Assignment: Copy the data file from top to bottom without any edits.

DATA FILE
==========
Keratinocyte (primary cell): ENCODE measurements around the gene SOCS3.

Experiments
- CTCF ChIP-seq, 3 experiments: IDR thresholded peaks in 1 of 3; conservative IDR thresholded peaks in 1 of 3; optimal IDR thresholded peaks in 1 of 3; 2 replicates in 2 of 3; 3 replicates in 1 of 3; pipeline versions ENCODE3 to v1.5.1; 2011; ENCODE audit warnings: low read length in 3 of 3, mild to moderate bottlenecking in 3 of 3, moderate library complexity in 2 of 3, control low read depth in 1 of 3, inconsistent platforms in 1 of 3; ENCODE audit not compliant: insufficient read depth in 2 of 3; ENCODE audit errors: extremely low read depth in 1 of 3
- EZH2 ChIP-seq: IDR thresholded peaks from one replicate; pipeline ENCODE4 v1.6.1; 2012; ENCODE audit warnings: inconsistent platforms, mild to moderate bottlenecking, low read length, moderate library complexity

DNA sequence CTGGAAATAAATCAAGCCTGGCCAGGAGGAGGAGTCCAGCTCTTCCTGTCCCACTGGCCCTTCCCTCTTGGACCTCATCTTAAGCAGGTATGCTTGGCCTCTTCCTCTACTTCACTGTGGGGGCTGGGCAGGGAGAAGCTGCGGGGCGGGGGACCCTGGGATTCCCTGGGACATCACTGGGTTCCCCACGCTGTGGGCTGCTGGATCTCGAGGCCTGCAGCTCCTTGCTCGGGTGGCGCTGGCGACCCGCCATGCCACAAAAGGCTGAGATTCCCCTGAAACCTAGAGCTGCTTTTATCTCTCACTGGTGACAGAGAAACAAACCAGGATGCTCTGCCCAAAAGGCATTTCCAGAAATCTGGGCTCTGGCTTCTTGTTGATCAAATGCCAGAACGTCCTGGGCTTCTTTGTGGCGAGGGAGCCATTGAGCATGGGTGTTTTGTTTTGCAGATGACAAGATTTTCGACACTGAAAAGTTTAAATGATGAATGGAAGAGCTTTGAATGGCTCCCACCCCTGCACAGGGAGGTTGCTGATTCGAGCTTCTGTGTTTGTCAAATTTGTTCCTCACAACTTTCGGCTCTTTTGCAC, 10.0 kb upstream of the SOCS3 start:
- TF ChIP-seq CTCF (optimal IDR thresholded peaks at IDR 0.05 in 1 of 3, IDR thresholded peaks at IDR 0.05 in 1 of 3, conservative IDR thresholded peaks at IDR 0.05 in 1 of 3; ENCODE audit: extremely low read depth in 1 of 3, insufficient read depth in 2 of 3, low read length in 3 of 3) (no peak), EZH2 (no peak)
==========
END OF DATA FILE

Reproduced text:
Keratinocyte (primary cell): ENCODE measurements around the gene SOCS3.

Experiments
- CTCF ChIP-seq, 3 experiments: IDR thresholded peaks in 1 of 3; conservative IDR thresholded peaks in 1 of 3; optimal IDR thresholded peaks in 1 of 3; 2 replicates in 2 of 3; 3 replicates in 1 of 3; pipeline versions ENCODE3 to v1.5.1; 2011; ENCODE audit warnings: low read length in 3 of 3, mild to moderate bottlenecking in 3 of 3, moderate library complexity in 2 of 3, control low read depth in 1 of 3, inconsistent platforms in 1 of 3; ENCODE audit not compliant: insufficient read depth in 2 of 3; ENCODE audit errors: extremely low read depth in 1 of 3
- EZH2 ChIP-seq: IDR thresholded peaks from one replicate; pipeline ENCODE4 v1.6.1; 2012; ENCODE audit warnings: inconsistent platforms, mild to moderate bottlenecking, low read length, moderate library complexity

DNA sequence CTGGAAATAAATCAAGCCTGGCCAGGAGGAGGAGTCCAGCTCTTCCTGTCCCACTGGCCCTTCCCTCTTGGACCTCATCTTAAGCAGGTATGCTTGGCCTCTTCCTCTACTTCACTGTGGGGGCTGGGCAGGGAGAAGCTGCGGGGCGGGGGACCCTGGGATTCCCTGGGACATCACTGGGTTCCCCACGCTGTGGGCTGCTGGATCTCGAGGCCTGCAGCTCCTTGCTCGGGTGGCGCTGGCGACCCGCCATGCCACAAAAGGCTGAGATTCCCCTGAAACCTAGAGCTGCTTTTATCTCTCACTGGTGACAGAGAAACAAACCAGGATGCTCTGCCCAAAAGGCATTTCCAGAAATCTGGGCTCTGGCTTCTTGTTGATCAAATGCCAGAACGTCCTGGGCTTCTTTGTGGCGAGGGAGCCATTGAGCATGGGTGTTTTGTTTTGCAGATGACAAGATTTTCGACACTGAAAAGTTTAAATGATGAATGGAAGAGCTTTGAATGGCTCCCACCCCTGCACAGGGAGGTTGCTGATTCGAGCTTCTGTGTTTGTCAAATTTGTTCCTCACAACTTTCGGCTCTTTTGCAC, 10.0 kb upstream of the SOCS3 start:
- TF ChIP-seq CTCF (optimal IDR thresholded peaks at IDR 0.05 in 1 of 3, IDR thresholded peaks at IDR 0.05 in 1 of 3, conservative IDR thresholded peaks at IDR 0.05 in 1 of 3; ENCODE audit: extremely low read depth in 1 of 3, insufficient read depth in 2 of 3, low read length in 3 of 3) (no peak), EZH2 (no peak)